Saudi foreign minister arrives in Pakistan on two-day official visit

Saudi foreign minister arrives in Pakistan on two-day official visit
Saudi foreign minister arrives in Pakistan on two-day official visit

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Jeddah - Yasmine El Tohamy - ISLAMABAD: Saudi Arabia’s Foreign Minister Prince Faisal bin Farhan arrived in Pakistan on Monday on a two-day visit aimed at enhancing bilateral economic cooperation, with local media widely showing footage of the Saudi official being received by Pakistani Foreign Minister Ishaq Dar.

The Saudi foreign minister’s visit comes a little over a week after Crown Prince Mohammed bin Salman met Pakistani Prime Minister Shehbaz Sharif in Makkah and reaffirmed the Kingdom’s commitment to expedite an investment package worth $5 billion that was previously discussed. 

Upon his arrival at the Noor Khan air base in the garrison town of Rawalpindi, the Saudi foreign minister, who is leading a high-level delegation comprising several top ministers, was accorded a red-carpet welcome by Pakistani officials.

“A week after Prime Minister Shahbaz Sharif's visit to Saudi Arabia (April 6-8), a high-level delegation of Saudi Arabia is coming to Pakistan,” the Pakistani information ministry said in a statement shared with journalists.

“The Saudi delegation will consult on the next stages of investment and implementation issues,” the statement added, saying Saudi Arabia’s planned investment in the Reko Diq gold and copper mining project would also be discussed during the visit.

On Sunday, Pakistani state media reported Saudi Arabia was likely to invest $1 billion in the mine project in Pakistan’s southwestern Balochistan province, one of the world's largest underdeveloped copper-gold areas.

Riyadh was also interested in investing in agriculture, trade, energy, minerals, IT, transport and other sectors in Pakistan, the statement said.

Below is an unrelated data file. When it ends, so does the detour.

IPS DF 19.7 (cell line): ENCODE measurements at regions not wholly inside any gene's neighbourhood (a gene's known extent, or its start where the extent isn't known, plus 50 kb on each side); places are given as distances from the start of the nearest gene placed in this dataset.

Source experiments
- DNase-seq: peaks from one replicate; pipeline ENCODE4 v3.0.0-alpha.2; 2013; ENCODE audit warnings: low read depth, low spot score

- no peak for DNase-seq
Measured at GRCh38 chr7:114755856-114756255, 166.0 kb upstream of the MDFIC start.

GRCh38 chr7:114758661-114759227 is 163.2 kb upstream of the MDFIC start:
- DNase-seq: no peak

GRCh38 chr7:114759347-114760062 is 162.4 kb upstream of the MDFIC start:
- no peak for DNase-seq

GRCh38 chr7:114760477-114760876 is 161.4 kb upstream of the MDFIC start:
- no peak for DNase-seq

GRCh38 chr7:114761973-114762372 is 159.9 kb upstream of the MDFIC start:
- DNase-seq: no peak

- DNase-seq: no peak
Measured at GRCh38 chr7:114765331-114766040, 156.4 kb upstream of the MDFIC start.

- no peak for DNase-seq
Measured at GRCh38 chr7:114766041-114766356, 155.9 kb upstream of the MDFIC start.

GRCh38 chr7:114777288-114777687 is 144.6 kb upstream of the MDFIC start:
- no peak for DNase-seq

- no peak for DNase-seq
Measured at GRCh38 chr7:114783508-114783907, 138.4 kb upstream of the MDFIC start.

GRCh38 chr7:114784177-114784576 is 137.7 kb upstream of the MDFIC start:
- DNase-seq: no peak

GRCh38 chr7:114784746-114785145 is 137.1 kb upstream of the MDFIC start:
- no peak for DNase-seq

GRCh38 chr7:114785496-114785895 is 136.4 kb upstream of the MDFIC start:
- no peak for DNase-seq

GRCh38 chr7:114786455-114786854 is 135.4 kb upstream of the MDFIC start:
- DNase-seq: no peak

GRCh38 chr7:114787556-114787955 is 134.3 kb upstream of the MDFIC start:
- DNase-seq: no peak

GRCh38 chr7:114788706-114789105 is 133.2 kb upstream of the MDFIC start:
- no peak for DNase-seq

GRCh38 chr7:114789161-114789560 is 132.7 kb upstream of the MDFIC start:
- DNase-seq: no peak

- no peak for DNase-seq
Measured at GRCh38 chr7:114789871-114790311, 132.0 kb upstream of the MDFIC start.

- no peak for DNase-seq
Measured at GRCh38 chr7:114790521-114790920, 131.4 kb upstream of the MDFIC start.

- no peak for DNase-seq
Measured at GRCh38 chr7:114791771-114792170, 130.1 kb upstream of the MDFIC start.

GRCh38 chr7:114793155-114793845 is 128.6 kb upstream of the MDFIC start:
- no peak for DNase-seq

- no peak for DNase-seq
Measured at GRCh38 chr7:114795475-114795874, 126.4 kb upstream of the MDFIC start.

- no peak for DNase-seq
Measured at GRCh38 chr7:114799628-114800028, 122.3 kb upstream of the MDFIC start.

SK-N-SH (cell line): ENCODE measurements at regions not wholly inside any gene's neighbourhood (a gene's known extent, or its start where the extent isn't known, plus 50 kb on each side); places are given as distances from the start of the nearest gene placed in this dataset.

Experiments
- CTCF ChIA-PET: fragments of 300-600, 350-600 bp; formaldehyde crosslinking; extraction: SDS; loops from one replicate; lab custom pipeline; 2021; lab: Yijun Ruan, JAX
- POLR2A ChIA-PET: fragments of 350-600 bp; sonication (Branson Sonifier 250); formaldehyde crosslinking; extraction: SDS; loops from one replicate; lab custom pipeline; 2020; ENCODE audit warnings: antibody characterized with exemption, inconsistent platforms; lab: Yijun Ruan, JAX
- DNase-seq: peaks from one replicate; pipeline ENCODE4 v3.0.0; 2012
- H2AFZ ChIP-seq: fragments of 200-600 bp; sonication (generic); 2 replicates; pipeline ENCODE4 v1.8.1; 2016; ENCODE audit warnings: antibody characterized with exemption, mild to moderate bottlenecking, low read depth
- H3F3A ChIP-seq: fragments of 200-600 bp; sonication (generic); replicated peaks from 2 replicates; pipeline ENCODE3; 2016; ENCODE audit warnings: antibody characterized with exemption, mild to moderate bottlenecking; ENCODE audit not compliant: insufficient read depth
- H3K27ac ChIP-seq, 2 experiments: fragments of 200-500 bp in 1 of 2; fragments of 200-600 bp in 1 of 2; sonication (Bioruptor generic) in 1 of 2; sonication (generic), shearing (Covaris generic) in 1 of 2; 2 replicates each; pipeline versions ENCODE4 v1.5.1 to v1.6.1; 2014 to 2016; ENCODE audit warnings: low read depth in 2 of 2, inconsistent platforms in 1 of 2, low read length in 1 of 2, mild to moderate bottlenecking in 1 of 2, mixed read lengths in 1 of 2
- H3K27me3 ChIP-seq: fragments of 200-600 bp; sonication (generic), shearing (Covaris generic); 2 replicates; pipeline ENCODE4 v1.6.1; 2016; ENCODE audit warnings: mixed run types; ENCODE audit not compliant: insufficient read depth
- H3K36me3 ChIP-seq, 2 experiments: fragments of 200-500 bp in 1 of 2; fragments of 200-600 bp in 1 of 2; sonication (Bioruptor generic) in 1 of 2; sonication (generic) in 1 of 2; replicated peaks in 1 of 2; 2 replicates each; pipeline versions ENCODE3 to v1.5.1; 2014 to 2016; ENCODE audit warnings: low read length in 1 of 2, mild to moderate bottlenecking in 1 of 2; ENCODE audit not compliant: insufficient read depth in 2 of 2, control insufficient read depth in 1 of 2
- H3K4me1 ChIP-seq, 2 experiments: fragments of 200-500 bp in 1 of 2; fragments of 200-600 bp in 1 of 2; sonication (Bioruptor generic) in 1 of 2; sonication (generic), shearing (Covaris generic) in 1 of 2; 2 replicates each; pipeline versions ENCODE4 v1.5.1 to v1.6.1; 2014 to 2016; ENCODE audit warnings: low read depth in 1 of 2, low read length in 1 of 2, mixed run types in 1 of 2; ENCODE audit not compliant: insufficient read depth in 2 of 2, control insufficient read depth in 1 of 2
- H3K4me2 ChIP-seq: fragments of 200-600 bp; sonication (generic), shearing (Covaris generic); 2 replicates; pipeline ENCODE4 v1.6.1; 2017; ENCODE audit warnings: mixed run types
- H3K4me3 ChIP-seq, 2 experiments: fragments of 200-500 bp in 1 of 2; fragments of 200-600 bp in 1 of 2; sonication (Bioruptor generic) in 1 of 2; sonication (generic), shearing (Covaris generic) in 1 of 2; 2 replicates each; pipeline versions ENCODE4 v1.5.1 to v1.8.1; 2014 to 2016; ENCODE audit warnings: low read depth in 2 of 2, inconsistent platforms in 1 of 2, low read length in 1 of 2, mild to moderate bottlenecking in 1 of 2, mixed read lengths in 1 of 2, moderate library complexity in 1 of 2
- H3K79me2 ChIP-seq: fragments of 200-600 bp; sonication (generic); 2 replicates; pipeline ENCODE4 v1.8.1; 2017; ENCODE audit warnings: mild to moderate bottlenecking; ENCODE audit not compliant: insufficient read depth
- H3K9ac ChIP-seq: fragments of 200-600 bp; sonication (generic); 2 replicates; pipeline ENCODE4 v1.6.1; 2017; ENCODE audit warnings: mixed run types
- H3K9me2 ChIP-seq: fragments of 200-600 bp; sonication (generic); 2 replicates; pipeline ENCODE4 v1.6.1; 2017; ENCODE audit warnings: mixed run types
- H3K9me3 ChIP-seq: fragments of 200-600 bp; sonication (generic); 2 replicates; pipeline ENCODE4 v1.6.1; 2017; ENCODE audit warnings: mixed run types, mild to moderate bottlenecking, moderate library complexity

“As a result of this visit, Pakistan's export capacity will increase, joint ventures will be launched and new opportunities will be paved.”

The Pakistani foreign office said last week the Saudi delegation would comprise the foreign minister, minister of water and agriculture, minister of industry and mineral resources and deputy minister of investment as well as senior officials from the Saudi energy ministry and the Saudi Fund for General Investments.

The Saudi delegation is expected to hold meetings with the Pakistani president, the prime minister, the foreign minister and other ministers, as well as the army chief and members of the apex committee of Pakistan's Special Investment Facilitation Council, set up last year to oversee all foreign funding.

The Saudi government has not yet commented on the agenda of the visit.

Cash-strapped Pakistan desperately needs to shore up its foreign reserves and signal to the International Monetary Fund (IMF) that it can continue to meet requirements for foreign financing that has been a key demand in previous bailout packages. Pakistan's finance minister, Muhammad Aurangzeb, is currently in Washington to participate in spring meetings of the International Monetary Fund and World Bank and discuss a new bailout program. The last loan deal expired this month. 

Pakistan and Saudi Arabia enjoy strong trade, defense and cultural ties. The Kingdom is home to over 2.7 million Pakistani expatriates and the top source of remittances to the cash-strapped South Asian country.

Saudi Arabia has often come to cash-strapped Pakistan’s aid in the past, regularly providing it oil on deferred payments and offering direct financial support to help stabilize its economy and shore up its forex reserves.

Last year, Saudi Arabia's finance minister said the Kingdom was changing the way it provides assistance to allies, shifting from previously giving direct grants and deposits unconditionally.

"We used to give direct grants and deposits without strings attached and we are changing that. We are working with multilateral institutions to actually say we need to see reforms," Finance Minister Mohammed al-Jadaan said at the World Economic Forum in Davos last January. 

"We are taxing our people, we are expecting also others to do the same, to do their efforts. We want to help but we want you also to do your part."

Saudi Arabia and other Gulf Arab states like the United Arab Emirates and Qatar have increasingly moved towards investing rather than extending direct financial aid.

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